Friday, November 13, 2015

Planetary Science with Beach Sand and Reduced Gravity Adventures

Beach sand is a decent approximation for other-worldly regolith. I learned this while in grad school conducting an experiment with a team at Kennedy Space Center. Specially made regolith simulants are best, of course. But for simple mechanics, any granular material will do. We live on the Space Coast of Florida. Why not beach sand as a rough analog for the Moon, Mars, or asteroids? Properly sieved to remove seashells and debris and baked to remove excess moisture.

Collecting sand for science at Cape Canaveral - November 12, 2015

A simple instrument for coarse sieving, but it works - November 12, 2015

Larger, commercial-sized jets aren't the only option for flying reduced gravity parabolas. Smaller planes, such as this Piper Seminole at Florida Institute of Technology's School of Aviation in the Melbourne Airport, are also capable of maneuvering the dives and climbs of a parabolic trajectory. Of course, in a plane that small, passengers can't unbuckle their seat belts and do somersaults.

The hanger at FIT Aviation, Melbourne Airport - November 13, 2015

Getting ready for takeoff - November 13, 2015

It was a lovely morning at way-too-early-o'clock today for a quick reduced gravity flight. Although there was room for me in the tiny aircraft and the thrill lover in me was ready to go, my 7.5 month pregnant self decided to remain on terra firma. To become a spacefaring species, we will someday need to conduct studies on fetal development in variable gravity conditions. But not with my baby. If nothing else, I wanted to avoid a repeat of my first trimester's morning sickness.

Waving goodbye to my team before take-off. - November 13, 2015

Being the scientist-on-the-ground has its perks. I set up a beach chair beside the hanger and enjoyed the morning with 40-some planes in front of me: parked, taking off, taxiing, and landing.

Enjoying the warm Florida November morning - November 13, 2015

I won't go into the details about the experiment at this time. This is a very preliminary experiment to hopefully kick off a larger, higher fidelity experiment in the future. The data we collected is a good start and the planetary scientist in me is excited. Also, I got to play with beach sand.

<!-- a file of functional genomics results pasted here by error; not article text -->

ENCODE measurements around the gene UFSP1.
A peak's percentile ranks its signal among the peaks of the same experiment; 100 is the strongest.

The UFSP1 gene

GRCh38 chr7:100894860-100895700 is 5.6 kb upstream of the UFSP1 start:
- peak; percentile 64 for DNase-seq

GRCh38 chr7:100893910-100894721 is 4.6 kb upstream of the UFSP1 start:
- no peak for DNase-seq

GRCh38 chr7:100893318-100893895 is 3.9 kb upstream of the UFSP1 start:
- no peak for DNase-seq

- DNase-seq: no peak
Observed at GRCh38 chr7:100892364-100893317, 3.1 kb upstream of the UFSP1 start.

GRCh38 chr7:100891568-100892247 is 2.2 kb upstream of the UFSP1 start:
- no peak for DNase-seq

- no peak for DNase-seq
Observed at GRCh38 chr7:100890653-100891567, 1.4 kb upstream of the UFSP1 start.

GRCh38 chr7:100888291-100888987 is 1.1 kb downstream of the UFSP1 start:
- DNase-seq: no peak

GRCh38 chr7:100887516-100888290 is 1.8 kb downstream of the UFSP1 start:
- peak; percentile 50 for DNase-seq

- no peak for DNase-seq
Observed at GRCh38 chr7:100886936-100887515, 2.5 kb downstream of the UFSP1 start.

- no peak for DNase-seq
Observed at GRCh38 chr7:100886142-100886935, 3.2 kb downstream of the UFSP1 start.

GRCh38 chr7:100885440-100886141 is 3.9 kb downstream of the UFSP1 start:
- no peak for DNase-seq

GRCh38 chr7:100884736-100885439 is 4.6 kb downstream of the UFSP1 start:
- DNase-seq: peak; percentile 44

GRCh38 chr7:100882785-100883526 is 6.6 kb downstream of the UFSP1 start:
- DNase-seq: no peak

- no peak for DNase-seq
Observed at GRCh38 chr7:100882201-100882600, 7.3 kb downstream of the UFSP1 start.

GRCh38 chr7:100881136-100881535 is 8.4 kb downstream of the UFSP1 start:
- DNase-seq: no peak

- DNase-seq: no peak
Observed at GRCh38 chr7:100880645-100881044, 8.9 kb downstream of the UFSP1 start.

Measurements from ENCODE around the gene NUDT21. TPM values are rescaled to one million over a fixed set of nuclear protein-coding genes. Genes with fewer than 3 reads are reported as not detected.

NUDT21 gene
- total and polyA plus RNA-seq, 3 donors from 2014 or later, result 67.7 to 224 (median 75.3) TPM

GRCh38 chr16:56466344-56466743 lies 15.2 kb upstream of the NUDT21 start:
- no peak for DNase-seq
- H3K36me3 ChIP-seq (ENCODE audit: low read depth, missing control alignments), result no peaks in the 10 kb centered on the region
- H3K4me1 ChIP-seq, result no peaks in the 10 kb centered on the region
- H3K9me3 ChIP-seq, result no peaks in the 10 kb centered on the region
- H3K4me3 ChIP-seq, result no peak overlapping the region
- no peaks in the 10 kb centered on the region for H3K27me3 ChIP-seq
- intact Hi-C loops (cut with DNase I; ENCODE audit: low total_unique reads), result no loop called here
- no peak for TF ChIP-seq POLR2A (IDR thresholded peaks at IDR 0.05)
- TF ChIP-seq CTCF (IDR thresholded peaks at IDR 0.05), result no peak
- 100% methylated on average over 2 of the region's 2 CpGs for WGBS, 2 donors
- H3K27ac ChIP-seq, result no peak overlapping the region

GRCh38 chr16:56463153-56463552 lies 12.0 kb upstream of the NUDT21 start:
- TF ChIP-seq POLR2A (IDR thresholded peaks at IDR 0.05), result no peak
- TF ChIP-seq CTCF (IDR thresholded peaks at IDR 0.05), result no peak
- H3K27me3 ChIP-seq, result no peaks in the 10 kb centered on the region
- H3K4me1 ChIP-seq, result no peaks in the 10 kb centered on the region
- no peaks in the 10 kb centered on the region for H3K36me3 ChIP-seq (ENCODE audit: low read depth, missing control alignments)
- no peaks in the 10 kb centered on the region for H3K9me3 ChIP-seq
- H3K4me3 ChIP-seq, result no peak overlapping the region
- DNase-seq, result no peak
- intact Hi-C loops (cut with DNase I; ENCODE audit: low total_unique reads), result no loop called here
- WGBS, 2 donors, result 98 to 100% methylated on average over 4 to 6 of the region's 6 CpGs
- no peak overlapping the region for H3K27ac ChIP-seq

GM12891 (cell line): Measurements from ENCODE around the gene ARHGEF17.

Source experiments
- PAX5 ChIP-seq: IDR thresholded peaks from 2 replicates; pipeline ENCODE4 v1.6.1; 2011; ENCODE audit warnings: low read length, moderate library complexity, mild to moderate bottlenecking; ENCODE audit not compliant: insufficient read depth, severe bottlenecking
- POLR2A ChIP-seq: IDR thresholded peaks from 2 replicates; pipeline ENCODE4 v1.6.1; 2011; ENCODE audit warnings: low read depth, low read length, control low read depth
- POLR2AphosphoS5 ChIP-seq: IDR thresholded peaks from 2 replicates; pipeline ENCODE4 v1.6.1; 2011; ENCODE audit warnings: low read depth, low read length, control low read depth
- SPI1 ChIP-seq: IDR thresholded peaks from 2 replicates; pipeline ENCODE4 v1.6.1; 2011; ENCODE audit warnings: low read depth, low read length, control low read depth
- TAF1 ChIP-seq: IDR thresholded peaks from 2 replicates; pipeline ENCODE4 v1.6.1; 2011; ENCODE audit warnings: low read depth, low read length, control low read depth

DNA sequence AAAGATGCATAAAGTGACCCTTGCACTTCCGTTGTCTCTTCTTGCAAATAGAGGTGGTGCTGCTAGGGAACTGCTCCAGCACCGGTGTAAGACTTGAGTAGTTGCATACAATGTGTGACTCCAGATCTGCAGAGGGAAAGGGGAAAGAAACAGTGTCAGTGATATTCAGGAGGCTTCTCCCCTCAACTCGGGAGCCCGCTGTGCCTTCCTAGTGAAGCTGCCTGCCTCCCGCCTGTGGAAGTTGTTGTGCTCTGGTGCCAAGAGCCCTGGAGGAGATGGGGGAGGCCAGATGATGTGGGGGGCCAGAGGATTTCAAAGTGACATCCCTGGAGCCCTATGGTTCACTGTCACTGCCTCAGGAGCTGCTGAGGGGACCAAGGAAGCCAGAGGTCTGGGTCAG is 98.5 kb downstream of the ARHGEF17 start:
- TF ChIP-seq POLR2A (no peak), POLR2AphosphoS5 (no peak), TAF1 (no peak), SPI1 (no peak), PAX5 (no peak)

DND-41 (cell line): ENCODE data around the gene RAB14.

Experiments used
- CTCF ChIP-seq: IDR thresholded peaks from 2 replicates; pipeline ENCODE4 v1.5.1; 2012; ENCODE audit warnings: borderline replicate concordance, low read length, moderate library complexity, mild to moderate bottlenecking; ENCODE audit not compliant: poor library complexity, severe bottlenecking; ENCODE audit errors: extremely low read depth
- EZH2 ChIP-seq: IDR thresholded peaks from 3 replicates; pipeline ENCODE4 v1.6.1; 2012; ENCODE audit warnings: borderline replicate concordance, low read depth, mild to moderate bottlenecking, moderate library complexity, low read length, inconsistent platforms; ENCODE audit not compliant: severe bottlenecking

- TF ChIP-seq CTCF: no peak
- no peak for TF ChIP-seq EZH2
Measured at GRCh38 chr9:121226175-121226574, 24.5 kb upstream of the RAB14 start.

Friday, November 6, 2015

Space Shuttles: Launching my Love of Human Spaceflight

I was a relative late-comer to space shuttle launches. I grew up in Pennsylvania, so I didn't see my first launch until I moved to Florida for college. I attended Florida Institute of Technology in Melbourne for undergraduate, nearly an hour south of Kennedy Space Center, but still offering clear views of launches.

My first was STS-112. I drove up to KSC with two friends, only to be turned away of course because we weren't badged. We tried a nearby viewing site, but it was full. We ended up on the side of the road by the water, staring up in awe as a car radio blasted the countdown. I remember thinking that someday I wanted to see a launch from inside the space shuttle.

STS-112, October 7, 2002

My second was a month later, STS-113. I was thrilled to be allowed to cover that launch for the university student newspaper from the KSC press site! It was a night launch, my favorite, and the night seemed perfect. Unfortunately, the first attempt was scrubbed, so we returned the next evening. Unlike this year's record breaking hot November, it was cold, see our breath cold. I was surprised at how bright the launch was and how much the world shook. The bright ball of light faded away into a star-like point. I thought that it was the coolest thing I'd ever seen.